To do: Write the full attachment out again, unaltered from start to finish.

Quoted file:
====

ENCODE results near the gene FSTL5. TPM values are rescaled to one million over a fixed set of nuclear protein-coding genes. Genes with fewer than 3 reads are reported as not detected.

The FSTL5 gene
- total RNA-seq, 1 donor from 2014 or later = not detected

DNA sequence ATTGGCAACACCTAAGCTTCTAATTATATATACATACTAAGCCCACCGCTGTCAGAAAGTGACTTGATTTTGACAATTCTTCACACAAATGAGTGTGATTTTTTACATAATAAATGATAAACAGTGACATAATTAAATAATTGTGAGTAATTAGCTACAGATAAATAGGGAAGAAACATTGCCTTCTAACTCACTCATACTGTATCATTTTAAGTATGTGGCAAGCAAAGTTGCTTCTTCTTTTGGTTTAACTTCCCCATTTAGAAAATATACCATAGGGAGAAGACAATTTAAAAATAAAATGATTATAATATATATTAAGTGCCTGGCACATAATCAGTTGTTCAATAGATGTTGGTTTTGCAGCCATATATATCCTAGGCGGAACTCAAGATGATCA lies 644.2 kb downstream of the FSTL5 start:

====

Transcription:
ENCODE results near the gene FSTL5. TPM values are rescaled to one million over a fixed set of nuclear protein-coding genes. Genes with fewer than 3 reads are reported as not detected.

The FSTL5 gene
- total RNA-seq, 1 donor from 2014 or later = not detected

DNA sequence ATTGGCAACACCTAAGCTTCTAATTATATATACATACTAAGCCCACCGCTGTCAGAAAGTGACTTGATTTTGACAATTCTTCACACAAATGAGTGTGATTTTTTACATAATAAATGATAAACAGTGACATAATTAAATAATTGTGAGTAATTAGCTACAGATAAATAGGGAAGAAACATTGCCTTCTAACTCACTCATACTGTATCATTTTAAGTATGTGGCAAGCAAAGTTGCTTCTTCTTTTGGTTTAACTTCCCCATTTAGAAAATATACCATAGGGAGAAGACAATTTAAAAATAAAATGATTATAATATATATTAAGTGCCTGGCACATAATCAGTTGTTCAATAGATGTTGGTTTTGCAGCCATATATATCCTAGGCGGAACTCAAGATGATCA lies 644.2 kb downstream of the FSTL5 start: